On September 21, 2017, the U.S. Department of Justice (“DOJ”) announced that Sweden-based telecommunications provider Telia Company AB (whose securities traded publicly in New York from 2002 until 2007) and its Uzbek subsidiary Coscom LLC agreed to pay $965 million in a global settlement with the DOJ, the U.S. Securities and Exchange Commission (“SEC”), and the Public Prosecution Service of the Netherlands (Openbaar Ministerie) to resolve charges related to violations of the U.S. Foreign Corrupt Practices Act (“FCPA”) to win business in Uzbekistan.
Telia Company and Coscom admitted to paying over $331 million in bribes to an Uzbek government official in return for obtaining licenses and other preferential treatment to build a highly successful telecommunications business in Uzbekistan. Coscom pleaded guilty to conspiracy to violate the anti-bribery provisions of the FCPA. Telia entered into a deferred prosecution agreement (“DPA”) with the DOJ, charging the company with conspiracy to violate the anti-bribery provisions of the FCPA. In addition to financial penalties, the DPA requires that Telia implement new internal controls and cooperate fully with the DOJ’s ongoing investigation, including its investigation of potentially culpable individuals.
The SEC and the Dutch Public Prosecution Service announced separate settlements with Telia in connection with related proceedings. Telia has also noted that Swedish law enforcement is continuing its separate investigation into individuals, and that the company may be subject to disgorgement proceedings resulting from that investigation.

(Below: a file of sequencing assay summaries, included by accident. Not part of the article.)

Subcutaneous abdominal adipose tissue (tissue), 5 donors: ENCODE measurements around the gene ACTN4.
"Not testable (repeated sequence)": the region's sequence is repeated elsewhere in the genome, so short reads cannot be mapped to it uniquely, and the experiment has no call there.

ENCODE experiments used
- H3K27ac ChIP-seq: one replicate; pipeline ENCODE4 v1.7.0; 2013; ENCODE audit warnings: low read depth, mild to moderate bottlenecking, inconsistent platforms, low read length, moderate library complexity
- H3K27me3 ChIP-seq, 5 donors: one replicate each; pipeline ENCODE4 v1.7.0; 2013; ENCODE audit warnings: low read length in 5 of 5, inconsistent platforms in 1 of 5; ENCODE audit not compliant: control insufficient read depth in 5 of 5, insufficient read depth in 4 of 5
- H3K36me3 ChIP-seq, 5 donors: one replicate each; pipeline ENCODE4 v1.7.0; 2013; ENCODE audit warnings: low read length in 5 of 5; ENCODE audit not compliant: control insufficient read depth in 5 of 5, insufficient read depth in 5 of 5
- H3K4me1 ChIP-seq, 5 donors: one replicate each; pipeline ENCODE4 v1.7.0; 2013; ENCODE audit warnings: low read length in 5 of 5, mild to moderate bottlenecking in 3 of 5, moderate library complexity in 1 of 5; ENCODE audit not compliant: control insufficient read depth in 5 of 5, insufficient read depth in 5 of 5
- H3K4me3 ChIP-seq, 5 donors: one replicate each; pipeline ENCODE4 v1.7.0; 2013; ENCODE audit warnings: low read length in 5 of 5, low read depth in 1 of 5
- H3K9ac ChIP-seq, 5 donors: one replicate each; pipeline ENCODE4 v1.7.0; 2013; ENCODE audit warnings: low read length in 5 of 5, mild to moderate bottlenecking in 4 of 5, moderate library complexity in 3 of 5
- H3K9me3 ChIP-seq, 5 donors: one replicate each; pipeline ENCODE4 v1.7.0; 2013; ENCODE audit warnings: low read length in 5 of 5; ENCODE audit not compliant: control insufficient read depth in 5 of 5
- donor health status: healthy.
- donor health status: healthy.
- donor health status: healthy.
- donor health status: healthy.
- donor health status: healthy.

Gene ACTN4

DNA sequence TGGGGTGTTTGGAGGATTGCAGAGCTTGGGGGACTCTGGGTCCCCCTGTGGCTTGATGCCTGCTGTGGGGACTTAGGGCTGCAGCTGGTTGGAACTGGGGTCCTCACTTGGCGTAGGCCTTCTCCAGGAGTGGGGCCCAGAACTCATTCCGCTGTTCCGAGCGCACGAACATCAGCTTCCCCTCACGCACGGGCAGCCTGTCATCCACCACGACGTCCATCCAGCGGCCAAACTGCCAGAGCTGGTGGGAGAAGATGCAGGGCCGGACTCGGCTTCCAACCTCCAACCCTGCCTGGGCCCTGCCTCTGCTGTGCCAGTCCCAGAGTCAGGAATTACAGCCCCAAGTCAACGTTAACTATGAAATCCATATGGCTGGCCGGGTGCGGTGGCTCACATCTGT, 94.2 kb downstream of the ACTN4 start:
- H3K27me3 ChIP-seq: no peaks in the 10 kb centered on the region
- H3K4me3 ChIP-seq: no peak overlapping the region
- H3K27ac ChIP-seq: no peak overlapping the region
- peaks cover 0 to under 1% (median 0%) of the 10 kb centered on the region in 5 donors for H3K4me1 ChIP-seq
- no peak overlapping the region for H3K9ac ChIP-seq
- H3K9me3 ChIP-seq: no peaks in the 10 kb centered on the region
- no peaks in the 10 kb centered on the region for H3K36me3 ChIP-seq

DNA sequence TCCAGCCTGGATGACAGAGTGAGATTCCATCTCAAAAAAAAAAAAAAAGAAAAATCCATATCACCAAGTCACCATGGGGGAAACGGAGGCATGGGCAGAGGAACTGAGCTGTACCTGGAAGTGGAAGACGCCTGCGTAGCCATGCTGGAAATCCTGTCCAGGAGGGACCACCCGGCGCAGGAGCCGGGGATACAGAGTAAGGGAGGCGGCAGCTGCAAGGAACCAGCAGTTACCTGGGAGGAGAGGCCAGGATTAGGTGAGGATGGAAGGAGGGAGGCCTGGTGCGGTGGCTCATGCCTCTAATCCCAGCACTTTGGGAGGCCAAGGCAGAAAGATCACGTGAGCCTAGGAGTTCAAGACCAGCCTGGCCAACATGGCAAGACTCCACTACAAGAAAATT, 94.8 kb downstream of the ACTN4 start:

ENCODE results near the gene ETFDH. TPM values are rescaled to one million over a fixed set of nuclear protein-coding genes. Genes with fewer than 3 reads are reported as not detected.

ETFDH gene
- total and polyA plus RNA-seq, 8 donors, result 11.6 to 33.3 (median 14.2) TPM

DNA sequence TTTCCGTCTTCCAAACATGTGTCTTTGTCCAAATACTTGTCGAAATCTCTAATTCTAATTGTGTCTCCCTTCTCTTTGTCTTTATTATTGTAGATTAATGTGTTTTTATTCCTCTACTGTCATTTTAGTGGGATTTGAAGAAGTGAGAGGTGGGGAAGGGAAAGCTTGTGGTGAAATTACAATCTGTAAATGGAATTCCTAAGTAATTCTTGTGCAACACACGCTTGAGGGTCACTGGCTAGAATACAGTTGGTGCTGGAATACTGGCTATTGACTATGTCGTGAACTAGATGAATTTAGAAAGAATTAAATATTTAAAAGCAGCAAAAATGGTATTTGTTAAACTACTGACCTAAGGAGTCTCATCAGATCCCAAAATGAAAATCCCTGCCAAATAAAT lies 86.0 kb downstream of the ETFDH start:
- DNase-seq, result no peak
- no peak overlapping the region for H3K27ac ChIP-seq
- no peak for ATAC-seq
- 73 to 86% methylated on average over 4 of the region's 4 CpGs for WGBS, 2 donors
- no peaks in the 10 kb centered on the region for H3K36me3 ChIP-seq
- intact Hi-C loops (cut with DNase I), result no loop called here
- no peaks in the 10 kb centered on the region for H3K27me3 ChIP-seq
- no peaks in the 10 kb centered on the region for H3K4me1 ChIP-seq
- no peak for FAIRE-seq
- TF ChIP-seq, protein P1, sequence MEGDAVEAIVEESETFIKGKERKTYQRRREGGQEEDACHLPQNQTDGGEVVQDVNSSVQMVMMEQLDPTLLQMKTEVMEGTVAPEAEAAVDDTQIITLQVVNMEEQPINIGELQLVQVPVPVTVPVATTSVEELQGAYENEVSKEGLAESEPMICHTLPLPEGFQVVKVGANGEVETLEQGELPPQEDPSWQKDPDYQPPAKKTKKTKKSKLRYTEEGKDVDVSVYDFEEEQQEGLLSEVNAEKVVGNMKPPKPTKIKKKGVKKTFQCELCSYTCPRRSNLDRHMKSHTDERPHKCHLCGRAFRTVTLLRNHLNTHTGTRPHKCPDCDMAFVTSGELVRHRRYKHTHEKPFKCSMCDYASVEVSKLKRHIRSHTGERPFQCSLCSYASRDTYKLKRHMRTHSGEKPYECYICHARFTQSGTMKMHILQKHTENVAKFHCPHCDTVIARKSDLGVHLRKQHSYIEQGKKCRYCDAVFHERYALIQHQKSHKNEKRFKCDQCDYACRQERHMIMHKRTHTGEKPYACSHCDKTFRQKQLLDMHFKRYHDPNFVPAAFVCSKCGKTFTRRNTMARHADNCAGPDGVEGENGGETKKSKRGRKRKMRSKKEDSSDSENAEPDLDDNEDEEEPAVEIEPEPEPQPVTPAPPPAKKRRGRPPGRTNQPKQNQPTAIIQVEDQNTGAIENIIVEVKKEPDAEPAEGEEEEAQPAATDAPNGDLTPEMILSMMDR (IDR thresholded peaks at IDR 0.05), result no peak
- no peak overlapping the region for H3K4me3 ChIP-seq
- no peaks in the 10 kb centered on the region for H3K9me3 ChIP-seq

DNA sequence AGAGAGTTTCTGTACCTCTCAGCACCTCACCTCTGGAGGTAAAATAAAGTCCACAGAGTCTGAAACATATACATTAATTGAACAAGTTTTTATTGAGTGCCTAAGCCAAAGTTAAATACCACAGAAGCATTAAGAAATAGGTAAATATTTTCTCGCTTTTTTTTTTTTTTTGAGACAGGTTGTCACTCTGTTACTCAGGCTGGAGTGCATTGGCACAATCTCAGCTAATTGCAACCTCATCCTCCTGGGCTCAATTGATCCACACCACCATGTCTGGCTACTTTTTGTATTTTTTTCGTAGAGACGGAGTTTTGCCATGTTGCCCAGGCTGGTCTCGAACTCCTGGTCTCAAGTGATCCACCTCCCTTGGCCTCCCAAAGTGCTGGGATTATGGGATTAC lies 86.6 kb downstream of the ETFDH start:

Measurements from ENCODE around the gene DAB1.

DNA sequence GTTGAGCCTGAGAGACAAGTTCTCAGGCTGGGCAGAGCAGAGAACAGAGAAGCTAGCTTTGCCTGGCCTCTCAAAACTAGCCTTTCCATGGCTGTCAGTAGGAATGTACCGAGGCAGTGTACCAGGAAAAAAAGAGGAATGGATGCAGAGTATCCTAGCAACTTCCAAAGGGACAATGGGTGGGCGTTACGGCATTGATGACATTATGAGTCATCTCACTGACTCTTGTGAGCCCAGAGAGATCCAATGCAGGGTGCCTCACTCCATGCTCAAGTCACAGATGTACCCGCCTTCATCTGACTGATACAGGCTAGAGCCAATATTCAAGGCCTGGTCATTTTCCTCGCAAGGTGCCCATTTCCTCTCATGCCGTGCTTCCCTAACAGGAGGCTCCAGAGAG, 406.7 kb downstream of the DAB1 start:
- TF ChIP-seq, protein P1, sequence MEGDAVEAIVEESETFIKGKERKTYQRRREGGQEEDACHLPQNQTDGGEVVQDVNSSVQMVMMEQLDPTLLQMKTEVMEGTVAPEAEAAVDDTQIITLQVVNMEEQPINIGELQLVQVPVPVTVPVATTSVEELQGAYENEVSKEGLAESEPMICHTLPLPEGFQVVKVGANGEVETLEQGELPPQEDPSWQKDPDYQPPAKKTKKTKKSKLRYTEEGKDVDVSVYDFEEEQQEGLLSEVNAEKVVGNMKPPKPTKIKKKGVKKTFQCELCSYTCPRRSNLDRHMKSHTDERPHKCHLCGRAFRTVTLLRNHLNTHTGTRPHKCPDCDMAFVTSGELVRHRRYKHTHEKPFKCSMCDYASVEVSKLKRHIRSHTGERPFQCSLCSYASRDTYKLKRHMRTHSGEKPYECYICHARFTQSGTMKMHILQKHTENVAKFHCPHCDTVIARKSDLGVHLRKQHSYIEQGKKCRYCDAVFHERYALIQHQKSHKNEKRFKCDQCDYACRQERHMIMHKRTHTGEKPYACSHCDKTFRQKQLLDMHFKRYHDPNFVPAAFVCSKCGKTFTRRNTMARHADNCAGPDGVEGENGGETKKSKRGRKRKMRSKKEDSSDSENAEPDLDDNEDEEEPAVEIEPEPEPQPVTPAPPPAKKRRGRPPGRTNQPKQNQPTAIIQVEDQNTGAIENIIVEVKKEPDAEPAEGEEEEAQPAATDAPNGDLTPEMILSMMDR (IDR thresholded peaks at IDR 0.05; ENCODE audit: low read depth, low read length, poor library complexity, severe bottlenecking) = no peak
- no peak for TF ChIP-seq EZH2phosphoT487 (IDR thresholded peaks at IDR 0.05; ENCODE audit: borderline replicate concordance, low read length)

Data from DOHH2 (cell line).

When announcing the resolution, Acting Assistant Attorney General Kenneth A. Blanco of the DOJ’s Criminal Division emphasized the U.S. Government’s “continued and unwavering commitment to robust FCPA and white-collar criminal enforcement.” He further stated: “Foreign and domestic companies that pay bribes put honest companies at a disadvantage and distort the free and fair market and the rule of law. Today’s resolution reflects the significant efforts ... to bring such companies to justice, and to maintain a competitive and level playing field for companies to do business, create jobs and thrive.”
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